The President-elect is unable to join the 11,000 politicians, business big-wigs, and environmentalists meeting in Poznan, Poland right now for the UN Framework Convention on Climate Change (UNFCCC). But at least some politicians in the southern states are free to catch up on the proceedings via TV, radio, and Internet – seeing as government offices in parts of Louisiana and Mississippi have been closed due to crippling snowstorms.
The snow is expected to reach about 8 inches later in the day, which should be right around the time some statesman in Poznan gets behind a podium to decry America’s indifference to the earth’s certain infernal demise. Oops, that happened already:
“We are looking to the United States to step out of the dark ages of inaction and become a leading light on climate change,” said Apilsai Ielemia, the prime minister of Tuvalu, a small island-state facing rising seas.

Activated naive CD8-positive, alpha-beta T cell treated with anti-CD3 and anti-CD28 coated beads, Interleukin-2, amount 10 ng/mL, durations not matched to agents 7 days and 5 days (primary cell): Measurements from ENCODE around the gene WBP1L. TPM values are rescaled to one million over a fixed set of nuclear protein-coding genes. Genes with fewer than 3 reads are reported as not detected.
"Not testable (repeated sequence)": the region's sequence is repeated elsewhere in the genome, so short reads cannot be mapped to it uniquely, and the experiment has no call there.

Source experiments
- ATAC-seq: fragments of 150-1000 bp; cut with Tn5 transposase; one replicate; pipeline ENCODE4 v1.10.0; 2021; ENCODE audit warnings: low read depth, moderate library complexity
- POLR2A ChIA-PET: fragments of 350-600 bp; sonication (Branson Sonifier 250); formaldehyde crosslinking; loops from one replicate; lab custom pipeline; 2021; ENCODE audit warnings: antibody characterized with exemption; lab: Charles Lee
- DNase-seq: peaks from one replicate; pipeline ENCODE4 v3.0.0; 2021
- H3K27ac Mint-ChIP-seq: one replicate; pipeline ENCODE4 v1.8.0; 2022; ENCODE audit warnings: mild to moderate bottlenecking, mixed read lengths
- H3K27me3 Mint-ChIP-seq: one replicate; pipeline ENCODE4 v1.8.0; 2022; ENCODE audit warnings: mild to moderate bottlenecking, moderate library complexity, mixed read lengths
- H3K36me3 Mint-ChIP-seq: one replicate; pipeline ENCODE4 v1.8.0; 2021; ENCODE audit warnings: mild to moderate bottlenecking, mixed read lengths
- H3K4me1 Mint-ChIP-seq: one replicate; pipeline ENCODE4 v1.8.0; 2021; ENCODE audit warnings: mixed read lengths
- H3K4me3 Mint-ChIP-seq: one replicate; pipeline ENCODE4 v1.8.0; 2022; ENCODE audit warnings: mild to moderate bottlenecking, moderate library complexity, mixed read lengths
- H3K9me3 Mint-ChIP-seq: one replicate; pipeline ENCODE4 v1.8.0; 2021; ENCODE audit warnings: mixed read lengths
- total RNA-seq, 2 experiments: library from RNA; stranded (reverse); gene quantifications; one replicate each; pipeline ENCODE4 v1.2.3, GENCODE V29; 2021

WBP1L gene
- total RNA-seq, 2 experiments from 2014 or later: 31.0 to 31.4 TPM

“For years, people have been saying that the United States of America has to lead. They soon will,” said President Bharrat Jagdeo of Guyana.
Sure – as soon as we dig ourselves out from under the Dixie blizzard. I know, I know: Extreme winters are a sign of “climate change.” Except mild winters are also a sign of climate change. Whatever truth there is to global warming, it isn’t inconvenient. It’s the most easily adaptable “crisis” ever discovered. Not only is it supported by the only scientific theory to be confirmed by contradictory data, but its adherents don’t have to worry about defending themselves, because as Barack Obama recently said, “The science is beyond dispute.” And the solution fits into a wildly popular pre-existing paradigm: blame America, then ask it for things. In the meantime, let’s hope New Orleans has learned a thing or two about how to handle extreme weather.